Jackie is always pointing me to your blog, usually with the phrase, "You should see Alex's latest post, its really interesting." Whenever I visit, I never fail to find something interesting to read.

    I am certainly aware of the issues you mentioned and, like any site owner, I struggle between the features needed to make Tea Trade interesting and comfortable and speed. Of course, as you know, more features means more javascript and that means less speed. But I'll be willing to admit that your estimates are actually on the low side, Tea Trade lingers about 6-10 seconds on load time. There are some pages that are especially slow.

    So, in honor of you, I was motivated to spend the day working on speed. After about 8 hours of work, I was able to shave 2-4 seconds off the average load time. Not quite down to 2 seconds, but getting there. I'm ramping up testing through caching to better prime visitor's browsers with content to speed up repeat visits. Though I don't think I'll get it down to 2 seconds on the current server, it is VPS, but still seems a little slow to connect right at the outset. Of course, Tea Trade is a complex machine with a lot of moving parts, it is also quite large (we have outgrown two servers already).

    Our uptime is actually pretty good, though I put downtime into 2 different categories: Hard downtime, the really nasty stuff, hacker attacks, malware, server faults and proxy failures - this has only happened a couple of times in the last six months. The other soft downtime, this is the stuff that I do, stuff that temporarily breaks things as I hack around in the innards.

    I make no bones that Tea Trade is a work in progress and that I'm constantly tinkering with it. It's for that reason that we have an extremely robust backup system and the Tea Trade site itself is only a small part of the greater network which now runs up to about 100 websites of varying activity. I may tinker around with the Tea Trade main site, but my larger responsibility is keeping the stores and blogs of our members up and running. All those subsites on the network require some tender loving care from time to time and the entire thing is one massive piece of integrated software.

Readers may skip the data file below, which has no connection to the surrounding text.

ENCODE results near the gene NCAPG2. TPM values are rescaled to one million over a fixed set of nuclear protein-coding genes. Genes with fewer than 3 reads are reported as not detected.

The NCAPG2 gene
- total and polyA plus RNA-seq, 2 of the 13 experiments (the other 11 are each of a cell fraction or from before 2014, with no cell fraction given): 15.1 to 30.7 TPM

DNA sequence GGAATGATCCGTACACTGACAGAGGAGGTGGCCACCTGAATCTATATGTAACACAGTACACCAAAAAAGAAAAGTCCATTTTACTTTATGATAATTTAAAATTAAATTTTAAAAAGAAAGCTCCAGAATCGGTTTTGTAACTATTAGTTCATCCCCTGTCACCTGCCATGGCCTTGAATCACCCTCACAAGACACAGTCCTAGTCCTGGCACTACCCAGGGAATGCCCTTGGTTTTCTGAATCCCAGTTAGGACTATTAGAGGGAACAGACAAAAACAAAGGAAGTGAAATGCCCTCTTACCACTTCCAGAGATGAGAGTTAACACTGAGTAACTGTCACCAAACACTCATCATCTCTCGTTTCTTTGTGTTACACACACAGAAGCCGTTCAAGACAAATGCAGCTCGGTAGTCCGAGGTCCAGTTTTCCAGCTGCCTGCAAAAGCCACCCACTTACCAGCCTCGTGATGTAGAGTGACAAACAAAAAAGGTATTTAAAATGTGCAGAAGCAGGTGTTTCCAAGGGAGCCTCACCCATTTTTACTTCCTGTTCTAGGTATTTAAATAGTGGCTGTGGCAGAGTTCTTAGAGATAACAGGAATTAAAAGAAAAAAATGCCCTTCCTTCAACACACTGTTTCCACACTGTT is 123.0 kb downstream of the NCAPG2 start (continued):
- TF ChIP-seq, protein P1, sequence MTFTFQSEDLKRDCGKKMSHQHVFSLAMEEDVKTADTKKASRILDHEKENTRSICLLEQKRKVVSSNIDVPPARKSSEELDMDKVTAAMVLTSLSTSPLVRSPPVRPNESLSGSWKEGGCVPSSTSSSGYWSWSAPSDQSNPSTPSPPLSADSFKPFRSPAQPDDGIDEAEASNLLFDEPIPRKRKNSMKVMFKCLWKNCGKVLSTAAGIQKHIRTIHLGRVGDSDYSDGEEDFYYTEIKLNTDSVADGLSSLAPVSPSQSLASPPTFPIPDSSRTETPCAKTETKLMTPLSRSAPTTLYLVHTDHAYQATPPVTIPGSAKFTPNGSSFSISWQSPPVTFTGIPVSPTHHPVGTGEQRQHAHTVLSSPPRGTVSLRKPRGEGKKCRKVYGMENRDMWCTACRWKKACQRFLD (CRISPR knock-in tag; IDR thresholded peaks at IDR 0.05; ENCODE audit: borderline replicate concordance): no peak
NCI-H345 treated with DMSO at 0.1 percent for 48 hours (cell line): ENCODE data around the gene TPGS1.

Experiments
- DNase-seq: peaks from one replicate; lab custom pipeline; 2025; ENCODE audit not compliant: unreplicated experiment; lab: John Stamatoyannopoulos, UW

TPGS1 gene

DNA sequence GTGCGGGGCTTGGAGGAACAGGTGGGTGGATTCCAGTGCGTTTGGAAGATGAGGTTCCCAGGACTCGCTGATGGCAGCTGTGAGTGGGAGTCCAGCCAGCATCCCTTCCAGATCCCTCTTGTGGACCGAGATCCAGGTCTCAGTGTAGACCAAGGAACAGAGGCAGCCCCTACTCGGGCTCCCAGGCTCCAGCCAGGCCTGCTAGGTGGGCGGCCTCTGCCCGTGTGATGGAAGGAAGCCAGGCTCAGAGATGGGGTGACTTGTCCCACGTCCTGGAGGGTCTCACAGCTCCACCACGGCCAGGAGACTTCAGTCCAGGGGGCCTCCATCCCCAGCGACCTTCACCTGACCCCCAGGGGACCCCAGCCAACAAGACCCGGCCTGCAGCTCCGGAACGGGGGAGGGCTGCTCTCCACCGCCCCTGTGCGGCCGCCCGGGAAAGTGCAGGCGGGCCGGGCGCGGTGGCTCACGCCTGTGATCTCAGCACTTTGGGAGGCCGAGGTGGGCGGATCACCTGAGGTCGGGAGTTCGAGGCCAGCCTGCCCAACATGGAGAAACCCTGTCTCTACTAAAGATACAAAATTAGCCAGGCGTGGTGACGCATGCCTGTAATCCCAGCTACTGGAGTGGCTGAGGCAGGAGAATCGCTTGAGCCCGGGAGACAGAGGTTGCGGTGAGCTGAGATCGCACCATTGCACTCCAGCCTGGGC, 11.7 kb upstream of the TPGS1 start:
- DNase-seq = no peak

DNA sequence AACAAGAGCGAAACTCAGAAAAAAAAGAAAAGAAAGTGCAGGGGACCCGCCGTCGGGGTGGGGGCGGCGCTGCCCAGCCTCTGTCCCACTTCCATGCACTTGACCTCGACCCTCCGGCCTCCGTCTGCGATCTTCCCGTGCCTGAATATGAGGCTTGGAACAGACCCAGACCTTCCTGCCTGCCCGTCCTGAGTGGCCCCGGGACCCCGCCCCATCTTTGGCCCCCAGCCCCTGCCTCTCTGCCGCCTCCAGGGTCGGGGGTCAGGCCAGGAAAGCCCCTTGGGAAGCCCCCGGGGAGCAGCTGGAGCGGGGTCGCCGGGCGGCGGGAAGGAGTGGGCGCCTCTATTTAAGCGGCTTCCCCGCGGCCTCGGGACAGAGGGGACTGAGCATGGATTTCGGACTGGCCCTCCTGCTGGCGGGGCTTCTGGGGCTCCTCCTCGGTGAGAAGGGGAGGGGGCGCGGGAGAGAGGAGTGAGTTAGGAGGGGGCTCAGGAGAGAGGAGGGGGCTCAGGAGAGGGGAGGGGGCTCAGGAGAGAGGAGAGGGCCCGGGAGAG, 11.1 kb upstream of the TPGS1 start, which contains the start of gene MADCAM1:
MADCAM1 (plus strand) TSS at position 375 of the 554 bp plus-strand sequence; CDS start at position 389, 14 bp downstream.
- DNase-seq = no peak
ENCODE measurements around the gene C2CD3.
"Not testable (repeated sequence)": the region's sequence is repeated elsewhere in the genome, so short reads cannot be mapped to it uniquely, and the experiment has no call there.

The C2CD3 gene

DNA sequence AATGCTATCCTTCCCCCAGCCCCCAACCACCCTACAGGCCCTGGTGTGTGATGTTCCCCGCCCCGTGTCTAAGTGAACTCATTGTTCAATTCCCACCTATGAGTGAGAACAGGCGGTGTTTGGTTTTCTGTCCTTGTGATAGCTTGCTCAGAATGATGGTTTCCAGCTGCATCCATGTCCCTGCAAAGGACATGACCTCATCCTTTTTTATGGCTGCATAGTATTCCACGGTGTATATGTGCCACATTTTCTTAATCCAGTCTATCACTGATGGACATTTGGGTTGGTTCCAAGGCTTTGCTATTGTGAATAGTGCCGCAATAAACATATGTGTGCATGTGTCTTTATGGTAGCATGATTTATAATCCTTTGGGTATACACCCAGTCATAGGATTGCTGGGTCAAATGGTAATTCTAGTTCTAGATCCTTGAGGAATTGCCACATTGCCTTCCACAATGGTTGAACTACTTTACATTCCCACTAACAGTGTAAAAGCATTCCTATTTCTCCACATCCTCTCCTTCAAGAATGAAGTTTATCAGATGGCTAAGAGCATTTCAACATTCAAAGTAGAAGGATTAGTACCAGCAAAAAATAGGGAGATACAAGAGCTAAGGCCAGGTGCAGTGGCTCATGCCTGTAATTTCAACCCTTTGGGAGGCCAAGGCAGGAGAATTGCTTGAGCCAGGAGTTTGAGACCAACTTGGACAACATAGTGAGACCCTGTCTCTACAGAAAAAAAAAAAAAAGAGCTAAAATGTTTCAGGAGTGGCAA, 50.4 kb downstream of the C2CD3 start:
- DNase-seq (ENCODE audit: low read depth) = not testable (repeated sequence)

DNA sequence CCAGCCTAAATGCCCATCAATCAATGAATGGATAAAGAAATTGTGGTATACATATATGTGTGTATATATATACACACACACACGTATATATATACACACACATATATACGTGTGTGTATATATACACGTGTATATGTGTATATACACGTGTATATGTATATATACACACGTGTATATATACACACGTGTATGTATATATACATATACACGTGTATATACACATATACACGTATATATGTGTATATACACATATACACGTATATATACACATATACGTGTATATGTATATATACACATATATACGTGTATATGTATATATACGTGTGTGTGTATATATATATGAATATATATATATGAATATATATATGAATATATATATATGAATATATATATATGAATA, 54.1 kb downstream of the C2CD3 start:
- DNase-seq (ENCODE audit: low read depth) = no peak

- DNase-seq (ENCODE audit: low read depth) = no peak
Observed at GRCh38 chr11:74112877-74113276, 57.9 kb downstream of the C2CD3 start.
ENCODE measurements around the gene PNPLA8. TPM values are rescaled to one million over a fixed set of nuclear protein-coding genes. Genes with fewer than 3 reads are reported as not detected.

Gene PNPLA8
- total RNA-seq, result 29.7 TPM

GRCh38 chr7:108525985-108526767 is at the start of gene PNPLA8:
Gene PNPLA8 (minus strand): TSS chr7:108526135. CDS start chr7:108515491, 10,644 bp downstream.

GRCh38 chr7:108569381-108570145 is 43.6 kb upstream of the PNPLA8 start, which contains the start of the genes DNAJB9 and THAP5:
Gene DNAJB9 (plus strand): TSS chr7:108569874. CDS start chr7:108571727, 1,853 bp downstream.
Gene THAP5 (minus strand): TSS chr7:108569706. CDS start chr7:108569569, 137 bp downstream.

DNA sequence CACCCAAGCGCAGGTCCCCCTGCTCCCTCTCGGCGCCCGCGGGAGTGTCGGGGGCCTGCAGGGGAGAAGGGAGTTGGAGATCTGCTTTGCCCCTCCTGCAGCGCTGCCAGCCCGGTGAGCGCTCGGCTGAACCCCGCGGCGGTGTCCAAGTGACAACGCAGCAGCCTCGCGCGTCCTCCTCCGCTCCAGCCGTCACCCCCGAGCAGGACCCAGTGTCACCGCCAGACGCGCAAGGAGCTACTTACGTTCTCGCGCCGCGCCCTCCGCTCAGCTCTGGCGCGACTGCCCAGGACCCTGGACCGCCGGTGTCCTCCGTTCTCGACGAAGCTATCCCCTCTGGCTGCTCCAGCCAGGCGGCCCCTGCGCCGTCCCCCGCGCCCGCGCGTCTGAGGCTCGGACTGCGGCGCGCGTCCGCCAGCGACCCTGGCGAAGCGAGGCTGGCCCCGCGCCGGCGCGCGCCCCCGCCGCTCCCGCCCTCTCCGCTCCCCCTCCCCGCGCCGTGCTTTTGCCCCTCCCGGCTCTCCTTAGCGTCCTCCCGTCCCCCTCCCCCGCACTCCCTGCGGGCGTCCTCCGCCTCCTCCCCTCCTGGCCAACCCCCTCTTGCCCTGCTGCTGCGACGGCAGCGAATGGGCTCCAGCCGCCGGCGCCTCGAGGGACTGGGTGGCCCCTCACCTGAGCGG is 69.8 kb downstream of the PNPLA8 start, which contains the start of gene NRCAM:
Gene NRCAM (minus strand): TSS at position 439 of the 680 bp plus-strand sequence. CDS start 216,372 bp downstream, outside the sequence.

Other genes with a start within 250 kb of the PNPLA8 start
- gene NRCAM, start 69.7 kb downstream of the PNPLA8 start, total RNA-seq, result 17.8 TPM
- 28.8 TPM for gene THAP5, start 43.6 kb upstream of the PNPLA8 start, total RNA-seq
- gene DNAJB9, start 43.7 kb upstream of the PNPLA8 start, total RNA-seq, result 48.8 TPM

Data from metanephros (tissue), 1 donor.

Both your comments and criticism are greatly welcome and highly valued. Our goal is to make Tea Trade the most interesting place on the internet for tea by giving tea writers a home and the support they need to have great blogs and to serve as an online incubator for new and interesting tea businesses.

    Thanks again for your comments and for all you do for the world of tea!

    Tea Trade Network

    1. Thank you for your comment and thanks for taking the speed comment to heart!

      And wow. That is impressive to shave off 2-4 seconds that quickly! I spot-tested a few pages and I actually am noticing a measurable speedup! So good job there.

      I struggle with some of the same issues in RateTea. Because I value speed a lot, I've made a tradeoff, which is that I have only very minimal Javascript, and only Javascript that loads in response to user actions.

      I find this has mixed results. I think some people really do like the greater interactivity and "smoothness" that you can get with more javascript. But I like my sites a little more dry, and I like them to only change when I click them. It's the way I personally like sites to work. For example, as Facebook and Twitter have moved more and more to extensive use of AJAX, I've moaned and groaned, and ultimately, started using both sites less. But some people seem to really like the greater interactivity. For example, one thing I really hate is switching from the "Page 1,2,... 10 of X results" thing to a generic feed where you scroll to the bottom and load more results...ugh, I hate that so much because so much functionality is lost, and it is incredibly slow, and it requires so much unnecessary loading to reach older results!

      One thing I really like about TeaTrade is that I feel like it does not over-use interactive features. I also think Steepster excels on this point too. And other sites like the various forums, and wikiCHA, also don't overdo anything either! So I think in the end, the "teascape" of interactive tea websites is a pretty good one. Perhaps this reflects something about the nature of tea culture itself!

      One of my big liberating realizations was embracing "bad database theory", making my inner mathematician crawl in his skin, and start pre-calculating various results and storing them in database fields, ultimately making the database more "flat". Adds extra lines of ugly code that are hard to debug, but leads to brilliant speedups, especially in search.